Nina Hall and Max Harris: NZ must speak out for Pacific on climate change

Funafuti atoll, on which the capital of Tuvalu is located.

Funafuti atoll, on which the capital of Tuvalu is located.

OPINION: On June 1, President Trump declared he was pulling the US out of the Paris Agreement on climate change, and would stop US contributions to the Green Climate Fund.

This decision, alongside his executive order to undo Obama-era climate policy, poses a real threat for our Pacific Island neighbours. Tuvalu and Kiribati are in a particularly precarious position: their low-lying islands are likely to face severe flooding as sea levels rise.

The Prime Minister of Tuvalu, Enele Sopoaga, said of Trump's decision: "We are very, very distressed and I think this is a … destructive, obstructive statement from a leader of perhaps the biggest polluter on earth."

But Sopoaga has also expressed hope that this is "a call for the world to work more closely and do better, do more".

Fiji will be chairing this year's United Nations Framework Convention on Climate Change (UNFCCC) in Bonn in November, and will work hard to get the US to rejoin international climate efforts.

As the world grapples with how to reach the Paris commitments without the US, New Zealand should take a stronger role in supporting the voices of people in the Pacific.

We have benefited from the massive contribution of the Pasifika community to national life. We are neighbours. And we have foreign policy networks and a solid reputation that we can use to advance the interests of Pacific countries.

There are three areas where New Zealand could do more.

First, we could take a leadership role on the global stage as a partner of the Pacific community. When we won our Security Council seat in 2015, then Foreign Minister Murray McCully explained that "our positions and perspectives should always show a keen sense of the interests and needs of our Pacific neighbourhood. That is surely an important responsibility and one that gives us greater credibility in international affairs."

Our climate ambassador or foreign minister could co-author a series of op-eds in major international newspapers, with Pacific leaders, in the lead-up to the Bonn climate summit. The strategic placing of these kinds of op-eds has been done well in the past by Norway in their brokering of Israel-Palestine negotiations.

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Our Ministry of Foreign Affairs could actively support Pacific negotiators in their preparations for Bonn, through resourcing and networking. In all of these actions, New Zealand must avoid speaking over and for the Pacific, and instead should aim to amplify Pacific voices.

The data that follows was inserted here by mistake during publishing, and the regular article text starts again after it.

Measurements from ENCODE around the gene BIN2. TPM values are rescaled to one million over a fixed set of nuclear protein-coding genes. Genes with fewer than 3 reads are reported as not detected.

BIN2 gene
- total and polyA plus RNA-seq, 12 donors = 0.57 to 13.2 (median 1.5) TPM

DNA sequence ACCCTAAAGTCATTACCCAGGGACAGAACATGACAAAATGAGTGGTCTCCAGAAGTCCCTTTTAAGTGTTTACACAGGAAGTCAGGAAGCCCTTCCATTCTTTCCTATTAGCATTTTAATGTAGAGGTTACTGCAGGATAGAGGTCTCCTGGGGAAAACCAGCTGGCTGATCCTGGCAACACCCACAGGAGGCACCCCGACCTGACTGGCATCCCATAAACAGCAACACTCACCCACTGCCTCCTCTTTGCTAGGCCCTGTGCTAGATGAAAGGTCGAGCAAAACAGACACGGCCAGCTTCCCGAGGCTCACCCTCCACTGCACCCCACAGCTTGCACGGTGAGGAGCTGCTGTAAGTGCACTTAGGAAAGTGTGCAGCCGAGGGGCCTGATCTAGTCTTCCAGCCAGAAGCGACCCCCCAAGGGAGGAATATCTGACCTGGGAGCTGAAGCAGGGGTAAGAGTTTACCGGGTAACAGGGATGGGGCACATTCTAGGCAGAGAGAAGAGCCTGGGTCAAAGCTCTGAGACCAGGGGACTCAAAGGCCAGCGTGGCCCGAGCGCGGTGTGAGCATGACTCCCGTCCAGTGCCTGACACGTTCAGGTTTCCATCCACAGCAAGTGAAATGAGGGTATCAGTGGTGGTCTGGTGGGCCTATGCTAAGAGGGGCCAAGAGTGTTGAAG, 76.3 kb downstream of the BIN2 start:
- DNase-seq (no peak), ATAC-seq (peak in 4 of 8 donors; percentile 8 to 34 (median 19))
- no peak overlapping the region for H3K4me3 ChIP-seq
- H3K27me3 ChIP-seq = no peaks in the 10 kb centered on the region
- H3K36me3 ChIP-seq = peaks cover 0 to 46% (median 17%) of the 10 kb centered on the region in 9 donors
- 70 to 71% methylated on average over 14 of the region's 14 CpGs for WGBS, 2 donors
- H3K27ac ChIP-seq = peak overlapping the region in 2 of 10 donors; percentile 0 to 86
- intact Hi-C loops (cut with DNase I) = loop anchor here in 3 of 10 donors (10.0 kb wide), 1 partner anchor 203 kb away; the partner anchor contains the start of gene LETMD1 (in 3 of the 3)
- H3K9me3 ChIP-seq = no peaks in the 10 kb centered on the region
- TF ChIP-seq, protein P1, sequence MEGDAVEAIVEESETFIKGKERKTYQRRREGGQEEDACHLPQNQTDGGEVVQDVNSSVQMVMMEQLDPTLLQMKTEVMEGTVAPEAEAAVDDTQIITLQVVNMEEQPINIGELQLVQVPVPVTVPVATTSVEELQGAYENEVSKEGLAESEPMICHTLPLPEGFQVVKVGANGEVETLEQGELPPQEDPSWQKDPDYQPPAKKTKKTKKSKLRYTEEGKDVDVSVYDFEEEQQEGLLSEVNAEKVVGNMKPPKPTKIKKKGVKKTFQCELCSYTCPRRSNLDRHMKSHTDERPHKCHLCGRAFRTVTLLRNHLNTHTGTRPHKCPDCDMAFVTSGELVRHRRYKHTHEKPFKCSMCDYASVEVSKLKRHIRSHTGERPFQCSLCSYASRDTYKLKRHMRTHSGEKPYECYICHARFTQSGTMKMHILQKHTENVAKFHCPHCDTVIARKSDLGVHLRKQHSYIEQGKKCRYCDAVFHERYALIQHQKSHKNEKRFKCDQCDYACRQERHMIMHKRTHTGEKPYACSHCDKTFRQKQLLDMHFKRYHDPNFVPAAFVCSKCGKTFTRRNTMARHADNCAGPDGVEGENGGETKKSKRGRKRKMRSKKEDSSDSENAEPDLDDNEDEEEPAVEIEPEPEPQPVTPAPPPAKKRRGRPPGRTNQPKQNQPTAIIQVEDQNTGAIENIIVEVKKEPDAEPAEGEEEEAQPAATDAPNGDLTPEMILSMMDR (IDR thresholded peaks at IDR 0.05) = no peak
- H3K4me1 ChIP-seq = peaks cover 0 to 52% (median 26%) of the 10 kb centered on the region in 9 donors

Second, we could lobby for states to deliver on their pledges to the Green Climate Fund that finances mitigation and adaptation in developing countries. New Zealand should follow through on the Paris pledge to "achieve a balance between adaptation and mitigation in climate financing" as currently most international funding goes to mitigation, leaving developing countries to fend for themselves.

Finally, New Zealand could create more opportunities for Pacific Islanders to migrate to New Zealand. Many Pacific people see New Zealand as a natural and desirable destination, and have strong connections to family and friends who have already moved. Kiribati President Anote Tong has urged New Zealand to increase labour migration options so that family members can support their extended family in Kiribati through remittances.

New Zealand could follow the World Bank proposal and open labour market access to people from Kiribati and Tuvalu.

New Zealand could also increase the quotas of the Pacific Access Category (PAC), which are currently set at 1750 places in total, to enable more Pacific Islanders to move voluntarily and permanently. New Zealand could, alternatively, work with Pacific countries to secure a similar scheme in Australia.

The recent Green Party proposal to create a new humanitarian visa category to allow up to 100 people displaced by climate change and environmental change to move to New Zealand is a step in the right direction: but might not go far enough, given the scale of the challenge. It is also important to give people the chance to migrate voluntarily, and not wait till it's too late.

Now seems a difficult time for this conversation, with most political parties calling to cut immigration. But New Zealand society has greatly benefited from migration over centuries. Travelling is part of the New Zealand dream. We should extend the benefits of travel to others – and acknowledge that immigrants are assets, not liabilities.

Pasifika New Zealanders – through organisations like Caritas – are already calling for change in this area, and whether we heed these calls is a question of values.

Are we really committed to an independent foreign policy – foreign policy that is ethically justified, relatively non-aligned, and creatively pursued? And are we willing to apply that foreign policy in the Pacific?

Let's hope that in this election year, politicians – and we as citizens – have the guts to take this conversation forward.

Nina Hall is a lecturer at the Hertie School of Governance, and from July 1 will be an Assistant Professor at the School of Advanced International Studies (SAIS), Bologna. Max Harris is an Examination Fellow at All Souls College in Oxford.

 - The Dominion Post


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